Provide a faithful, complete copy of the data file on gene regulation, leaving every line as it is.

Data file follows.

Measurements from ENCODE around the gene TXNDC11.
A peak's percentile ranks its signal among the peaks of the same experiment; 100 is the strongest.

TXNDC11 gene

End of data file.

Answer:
Measurements from ENCODE around the gene TXNDC11.
A peak's percentile ranks its signal among the peaks of the same experiment; 100 is the strongest.

TXNDC11 gene